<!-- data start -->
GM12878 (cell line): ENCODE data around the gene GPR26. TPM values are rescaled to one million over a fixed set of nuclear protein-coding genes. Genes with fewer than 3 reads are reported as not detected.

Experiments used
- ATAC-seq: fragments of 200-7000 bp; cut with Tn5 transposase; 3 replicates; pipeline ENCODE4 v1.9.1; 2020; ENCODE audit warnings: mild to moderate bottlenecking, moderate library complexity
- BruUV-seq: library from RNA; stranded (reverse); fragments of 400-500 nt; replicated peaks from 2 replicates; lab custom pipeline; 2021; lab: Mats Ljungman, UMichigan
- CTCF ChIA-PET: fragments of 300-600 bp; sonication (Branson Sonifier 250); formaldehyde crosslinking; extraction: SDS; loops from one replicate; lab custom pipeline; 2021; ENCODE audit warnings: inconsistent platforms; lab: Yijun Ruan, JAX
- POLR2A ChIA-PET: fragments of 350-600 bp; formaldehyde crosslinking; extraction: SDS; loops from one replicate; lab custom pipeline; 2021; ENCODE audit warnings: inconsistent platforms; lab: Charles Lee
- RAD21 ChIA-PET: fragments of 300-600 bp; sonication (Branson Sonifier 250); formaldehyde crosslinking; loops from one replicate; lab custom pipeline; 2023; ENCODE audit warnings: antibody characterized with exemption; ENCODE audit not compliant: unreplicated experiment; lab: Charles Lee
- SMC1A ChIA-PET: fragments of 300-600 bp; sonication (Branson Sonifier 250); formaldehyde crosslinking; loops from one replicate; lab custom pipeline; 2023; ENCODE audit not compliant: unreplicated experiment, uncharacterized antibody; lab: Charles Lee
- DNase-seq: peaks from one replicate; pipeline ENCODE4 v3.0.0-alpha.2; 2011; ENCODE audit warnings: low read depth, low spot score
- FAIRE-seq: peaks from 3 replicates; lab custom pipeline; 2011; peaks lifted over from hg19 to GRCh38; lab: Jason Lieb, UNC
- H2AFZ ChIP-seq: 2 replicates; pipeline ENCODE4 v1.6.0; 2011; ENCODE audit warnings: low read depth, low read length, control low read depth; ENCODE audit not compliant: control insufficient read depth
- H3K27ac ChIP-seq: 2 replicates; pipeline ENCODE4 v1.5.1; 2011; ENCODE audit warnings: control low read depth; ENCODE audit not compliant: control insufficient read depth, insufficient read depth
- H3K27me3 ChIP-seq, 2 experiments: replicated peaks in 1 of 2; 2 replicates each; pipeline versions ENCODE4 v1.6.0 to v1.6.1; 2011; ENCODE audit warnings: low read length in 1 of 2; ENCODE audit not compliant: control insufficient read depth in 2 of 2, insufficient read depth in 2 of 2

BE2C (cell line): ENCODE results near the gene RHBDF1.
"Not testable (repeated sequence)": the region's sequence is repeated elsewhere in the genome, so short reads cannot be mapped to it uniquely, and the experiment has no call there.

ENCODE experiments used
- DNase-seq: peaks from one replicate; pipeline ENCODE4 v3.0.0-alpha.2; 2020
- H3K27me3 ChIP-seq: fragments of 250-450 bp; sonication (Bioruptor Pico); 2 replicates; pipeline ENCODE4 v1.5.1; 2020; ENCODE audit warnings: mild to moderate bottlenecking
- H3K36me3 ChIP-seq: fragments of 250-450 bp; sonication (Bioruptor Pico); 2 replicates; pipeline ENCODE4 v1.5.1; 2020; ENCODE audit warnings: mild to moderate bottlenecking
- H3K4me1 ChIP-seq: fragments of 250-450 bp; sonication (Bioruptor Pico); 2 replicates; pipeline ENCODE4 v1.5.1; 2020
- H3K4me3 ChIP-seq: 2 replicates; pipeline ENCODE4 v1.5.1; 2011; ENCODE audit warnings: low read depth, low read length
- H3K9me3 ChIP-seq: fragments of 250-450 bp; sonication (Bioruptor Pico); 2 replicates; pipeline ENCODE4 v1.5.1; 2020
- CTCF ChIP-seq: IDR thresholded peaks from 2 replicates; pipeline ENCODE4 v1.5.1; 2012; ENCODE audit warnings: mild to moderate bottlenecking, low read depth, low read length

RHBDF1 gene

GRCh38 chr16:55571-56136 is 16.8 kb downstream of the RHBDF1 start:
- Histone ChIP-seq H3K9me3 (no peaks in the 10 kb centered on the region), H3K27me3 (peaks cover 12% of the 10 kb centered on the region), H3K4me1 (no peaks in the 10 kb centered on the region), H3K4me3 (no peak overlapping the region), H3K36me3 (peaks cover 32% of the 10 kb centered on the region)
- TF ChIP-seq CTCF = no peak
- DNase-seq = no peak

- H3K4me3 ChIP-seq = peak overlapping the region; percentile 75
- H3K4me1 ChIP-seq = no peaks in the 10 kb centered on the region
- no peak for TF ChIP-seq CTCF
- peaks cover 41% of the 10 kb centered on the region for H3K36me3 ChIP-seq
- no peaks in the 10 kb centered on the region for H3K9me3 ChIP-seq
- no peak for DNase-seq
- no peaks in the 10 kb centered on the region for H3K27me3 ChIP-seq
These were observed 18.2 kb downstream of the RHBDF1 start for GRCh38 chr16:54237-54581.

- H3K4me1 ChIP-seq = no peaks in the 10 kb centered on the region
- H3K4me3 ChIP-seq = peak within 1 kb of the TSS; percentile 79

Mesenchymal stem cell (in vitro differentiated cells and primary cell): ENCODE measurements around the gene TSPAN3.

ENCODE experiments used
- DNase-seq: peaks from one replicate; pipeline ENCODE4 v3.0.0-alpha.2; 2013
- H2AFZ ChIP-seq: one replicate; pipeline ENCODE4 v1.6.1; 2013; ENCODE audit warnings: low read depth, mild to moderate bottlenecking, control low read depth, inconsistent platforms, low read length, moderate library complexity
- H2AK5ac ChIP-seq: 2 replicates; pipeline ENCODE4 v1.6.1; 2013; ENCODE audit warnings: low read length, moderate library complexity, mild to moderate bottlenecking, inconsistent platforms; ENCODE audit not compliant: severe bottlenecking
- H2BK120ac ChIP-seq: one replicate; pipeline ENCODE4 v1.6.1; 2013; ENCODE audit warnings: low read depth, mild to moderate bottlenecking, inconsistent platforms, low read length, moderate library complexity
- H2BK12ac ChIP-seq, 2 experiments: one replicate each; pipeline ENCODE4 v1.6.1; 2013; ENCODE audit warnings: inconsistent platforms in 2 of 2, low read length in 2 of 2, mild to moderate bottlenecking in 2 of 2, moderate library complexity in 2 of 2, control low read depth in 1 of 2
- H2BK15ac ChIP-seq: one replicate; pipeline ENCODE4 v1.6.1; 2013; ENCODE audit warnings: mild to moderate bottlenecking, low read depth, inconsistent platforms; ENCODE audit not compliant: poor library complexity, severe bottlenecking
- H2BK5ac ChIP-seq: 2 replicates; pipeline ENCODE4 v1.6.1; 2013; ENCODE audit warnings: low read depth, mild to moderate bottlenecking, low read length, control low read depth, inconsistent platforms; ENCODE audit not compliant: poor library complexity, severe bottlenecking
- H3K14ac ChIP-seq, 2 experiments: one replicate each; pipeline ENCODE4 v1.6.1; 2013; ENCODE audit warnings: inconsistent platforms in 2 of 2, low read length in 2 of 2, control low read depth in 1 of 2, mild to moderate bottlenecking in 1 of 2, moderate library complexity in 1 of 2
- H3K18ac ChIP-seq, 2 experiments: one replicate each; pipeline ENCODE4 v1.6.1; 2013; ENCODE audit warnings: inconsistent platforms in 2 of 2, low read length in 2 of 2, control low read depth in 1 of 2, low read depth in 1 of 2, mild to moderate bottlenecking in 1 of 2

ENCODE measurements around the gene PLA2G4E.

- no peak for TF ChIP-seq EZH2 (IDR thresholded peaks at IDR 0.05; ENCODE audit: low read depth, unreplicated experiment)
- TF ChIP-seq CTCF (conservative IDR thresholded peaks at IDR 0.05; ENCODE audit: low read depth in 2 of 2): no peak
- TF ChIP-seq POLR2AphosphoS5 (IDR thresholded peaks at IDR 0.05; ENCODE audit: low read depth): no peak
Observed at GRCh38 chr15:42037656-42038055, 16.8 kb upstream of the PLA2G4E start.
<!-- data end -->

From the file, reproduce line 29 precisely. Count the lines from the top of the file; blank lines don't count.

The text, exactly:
- H3K4me3 ChIP-seq = peak overlapping the region; percentile 75